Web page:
Episode 12

David D. Perrodin

My dear fellow applied linguistics researcher friends…

At the end of Episode 11, I asked you to stay tuned for the next episode when I would share with you the challenges of using STATISTICS! So, here we go….

Just ask any graduate or postgraduate student if they like statistics. Most students will respond with a resounding NO!! They may even add a few expletives to really make their point. If you peruse studies about students using statistics at the graduate and postgraduate levels, you will find that most master’s and Ph.D. students do not feel comfortable with statistics. As a matter of fact, 80% of university students are scared of statistics.

I believe this intense dislike for math problems began when we were children in elementary school. Many studies show that math is by far the most disliked subject for primary and secondary students. So, it was not surprising when I read that this loathing of mathematics continues into the tertiary level. It looks like the most prevalent reason for the hatred of math is that most people cannot grasp abstract arbitrary formulas and numbers. And this lack of understanding makes most people feel stupid, and no one likes to feel foolish.

Speaking of feeling foolish… I remember the first time I had to use slightly more advanced statistics with my master’s research. I was already content with using basic statistics with my undergraduate study, such as frequency, percentage, standard deviation, and mean. I was utterly lost when it came to using ANOVA. Or Chi-Square. Or Pearson Correlation. My goodness, I barely understood what was p-value, t-test, or Z-score. Even Statistics For Dummies was too complicated for me. I thought someone should draft a book called Super Simple Statistics for Simpletons… that would be right up my alley.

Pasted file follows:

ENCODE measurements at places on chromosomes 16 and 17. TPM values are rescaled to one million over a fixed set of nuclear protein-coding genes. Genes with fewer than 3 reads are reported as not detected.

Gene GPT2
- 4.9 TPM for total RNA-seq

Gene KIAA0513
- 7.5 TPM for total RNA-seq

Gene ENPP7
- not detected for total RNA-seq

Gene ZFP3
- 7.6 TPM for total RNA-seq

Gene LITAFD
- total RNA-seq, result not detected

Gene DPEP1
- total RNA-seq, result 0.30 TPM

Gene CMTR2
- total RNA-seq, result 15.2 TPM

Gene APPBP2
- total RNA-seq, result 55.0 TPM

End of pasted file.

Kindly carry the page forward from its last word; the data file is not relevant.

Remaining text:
Nonetheless, I knew that if I wanted to become comfortable using statistics and complete my master’s degree, I had better start reading and watching statistics tutorials. That is what I did. I spent several hours going through Naked Statistics by Wheelan, Online Statistics Education by Lane, and the statistics tutorials on Social Science Statistics.

Even though I am now well into the third year of my Ph.D. program, I am still slightly uncomfortable with terminologies such as Linear Regression, Multiple Regression, Point-Biserial Correlation, one-way and two-way ANOVA, Binomial, Effect Size, Confidence Intervals, and the like. I guess the anxiety of working with statistics never goes away.

I must admit that the more opportunity I have to use different statistical tools, the more confident I become with using statistics. It still takes me a few days to learn how to use a new statistics test. OH… AND I still have some issues with which statistical test I should use for a particular problem. Thankfully, Social Science Statistics has a niftywizard to help people like me choose the correct test to use to analyze data.

Overall, I am trying to say that statistics is often terrifying, and statistics anxiety is natural. But the only way to overcome any fear is through knowledge and experience. Hang in there… statistics is simply a way of communicating with numbers instead of words. Statistics is a different language, and we can all learn how to speak statistics as a second language.

Stay tuned for the next episode of ‘From the Mind of a Developing Researcher,’ when I will share the challenges of managing your mental health as a Ph.D. student.

References

  1. Lane, D. (2003). Online Statistics Education: A Multimedia Course of Study. http://onlinestatbook.com/
  2. Lowry, R. (2021). VassarStats: Statistical Computation Web Site. http://vassarstats.net
  3. Stangroom, J. (2021). Social Science Statistics. https://www.socscistatistics.com/default.aspx
  4. Wheelan, C. (2014). Naked Statistics: Stripping the Dread from the Data (1st ed.). W. W. Norton & Company.
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